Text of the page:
Abstract. There are many examples where the use of chemicals have had profound unanticipated consequences, such as fertilizers reducing crop yields (paradox of enrichment) and insecticides increasing insect pests (by reducing natural biocontrol). Recently, the application of agrochemicals, such as agricultural disinfectants and fungicides, has been explored as an approach to curb the pathogenic fungus, Batrachochytrium dendrobatidis (Bd), which is associated with worldwide amphibian declines. However, the long-term, net effects of early-life exposure to these chemicals on amphibian disease risk have not been thoroughly investigated. Using a combination of laboratory experiments and analysis of data from the literature, we explored the effects of fungicide exposure on Bd infections in two frog species. Extremely low concentrations of the fungicides azoxystrobin, chlorothalonil, and mancozeb were directly toxic to Bd in culture. However, estimated environmental concentrations of the fungicides did not reduce Bd on Cuban tree frog (Osteopilus septentrionalis) tadpoles exposed simultaneously to any of these fungicides and Bd, and fungicide exposure actually increased Bd-induced mortality. Additionally, exposure to any of these fungicides as tadpoles resulted in higher Bd abundance and greater Bd-induced mortality when challenged with Bd post-metamorphosis, an average of 71 days after their last fungicide exposure. Analysis of data from the literature revealed that previous exposure to the fungicide itraconazole, which is commonly used to clear Bd infections, made the critically endangered booroolong frog (Litoria booroolongensis) more susceptible to Bd. Finally, a field survey revealed that Bd prevalence was positively associated with concentrations of fungicides in ponds. Although fungicides show promise for controlling Bd, these results suggest that, if fungicides do not completely eradicate Bd or if Bd re-colonizes, exposure to fungicides has the potential to do more harm than good. To ensure that fungicide applications have the intended consequence of curbing amphibian declines, researchers must identify which fungicides do not compromise the pathogen resistance mechanisms of amphibians.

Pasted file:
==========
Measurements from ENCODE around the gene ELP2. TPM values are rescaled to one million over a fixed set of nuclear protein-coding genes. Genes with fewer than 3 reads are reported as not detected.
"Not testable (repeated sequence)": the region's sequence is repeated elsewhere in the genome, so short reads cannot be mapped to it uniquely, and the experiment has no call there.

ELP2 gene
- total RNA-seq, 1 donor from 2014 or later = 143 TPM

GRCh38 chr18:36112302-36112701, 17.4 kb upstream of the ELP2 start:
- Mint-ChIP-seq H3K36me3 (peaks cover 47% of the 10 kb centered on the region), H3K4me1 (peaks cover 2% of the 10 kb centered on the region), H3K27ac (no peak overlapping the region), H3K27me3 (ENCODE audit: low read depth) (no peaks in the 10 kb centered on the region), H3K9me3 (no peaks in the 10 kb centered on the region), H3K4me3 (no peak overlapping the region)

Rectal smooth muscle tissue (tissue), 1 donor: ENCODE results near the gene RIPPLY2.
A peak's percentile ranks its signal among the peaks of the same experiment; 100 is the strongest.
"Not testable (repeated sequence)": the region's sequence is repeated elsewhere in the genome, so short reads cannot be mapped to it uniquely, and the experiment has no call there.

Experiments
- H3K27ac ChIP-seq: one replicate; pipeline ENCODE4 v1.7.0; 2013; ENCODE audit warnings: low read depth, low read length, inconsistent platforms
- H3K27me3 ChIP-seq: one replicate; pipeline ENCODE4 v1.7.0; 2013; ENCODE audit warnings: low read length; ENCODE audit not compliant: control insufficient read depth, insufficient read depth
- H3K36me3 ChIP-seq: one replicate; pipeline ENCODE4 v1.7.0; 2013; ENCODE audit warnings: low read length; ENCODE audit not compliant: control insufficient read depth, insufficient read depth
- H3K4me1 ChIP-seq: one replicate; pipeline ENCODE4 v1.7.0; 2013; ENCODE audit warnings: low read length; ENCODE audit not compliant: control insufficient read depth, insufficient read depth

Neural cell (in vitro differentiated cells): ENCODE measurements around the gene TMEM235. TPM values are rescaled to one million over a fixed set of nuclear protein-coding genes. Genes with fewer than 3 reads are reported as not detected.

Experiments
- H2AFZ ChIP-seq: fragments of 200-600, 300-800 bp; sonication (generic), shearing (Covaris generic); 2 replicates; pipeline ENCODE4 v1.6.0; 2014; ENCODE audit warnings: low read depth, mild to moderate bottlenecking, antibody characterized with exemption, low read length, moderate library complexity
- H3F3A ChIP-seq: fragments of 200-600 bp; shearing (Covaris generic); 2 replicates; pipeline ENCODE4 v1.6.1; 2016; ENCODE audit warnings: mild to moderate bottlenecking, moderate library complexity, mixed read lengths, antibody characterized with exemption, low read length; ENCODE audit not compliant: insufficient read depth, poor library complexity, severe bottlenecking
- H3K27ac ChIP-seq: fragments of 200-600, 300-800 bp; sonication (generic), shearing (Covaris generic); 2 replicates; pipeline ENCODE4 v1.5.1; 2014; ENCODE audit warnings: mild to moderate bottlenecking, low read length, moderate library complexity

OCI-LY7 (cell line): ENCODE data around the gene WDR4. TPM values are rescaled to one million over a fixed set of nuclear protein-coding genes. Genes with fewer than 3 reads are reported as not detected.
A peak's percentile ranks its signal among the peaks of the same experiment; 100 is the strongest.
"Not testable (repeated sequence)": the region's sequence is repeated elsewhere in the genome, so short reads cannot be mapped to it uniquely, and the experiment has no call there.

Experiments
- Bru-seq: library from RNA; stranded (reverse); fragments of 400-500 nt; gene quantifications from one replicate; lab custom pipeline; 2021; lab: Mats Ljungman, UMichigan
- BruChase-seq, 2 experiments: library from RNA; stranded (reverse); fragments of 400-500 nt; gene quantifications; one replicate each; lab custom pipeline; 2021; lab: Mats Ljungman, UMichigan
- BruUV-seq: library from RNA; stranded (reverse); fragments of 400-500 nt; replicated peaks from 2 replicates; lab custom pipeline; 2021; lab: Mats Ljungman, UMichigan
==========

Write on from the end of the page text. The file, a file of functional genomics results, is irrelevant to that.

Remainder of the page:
This is an ARMI Product. Identifying small depressional wetlands and using a topographic position index to infer hydroperiod regimes for pond-breeding amphibians
Authors: Riley J, Calhoun D, Barichivich WB, Walls SC | Date: 2016-12-01
Small, seasonal pools and temporary ponds (<4.0ha) are the most numerous and biologically diverse wetlands in many natural landscapes. Thus, accurate determination of their numbers and spatial characteristics is beneficial for conservation and management of biodiversity associated with these freshwater systems. We examined the utility of a topographic position index (TPI) landscape classification to identify and classify depressional wetlands. We also assessed relationships between topographic characteristics and ponded duration of known wetlands to allow hydrological characteristics to be extended to non-monitored locations. Our results indicate that this approach was successful at identifying wetlands, but did have higher errors of commission (10%) than omission (5%). Additionally, the TPI procedure provided a reasonable means to correlate general ponded duration characteristics (long/short) with wetland topography. Although results varied by hydrologic class, permanent/long ponded duration wetlands were more often classified correctly (80%) than were short ponded duration wetlands (67%). However, classification results were improved to 100% and 75% for permanent/long and short ponded duration wetlands, respectively, by removing wetlands occurring on an abrupt marine terrace that erroneously inflated pond topographic characteristics. Our study presents an approach for evaluating wetland suitability for species or guilds that are associated with key habitat characteristics, such as hydroperiod.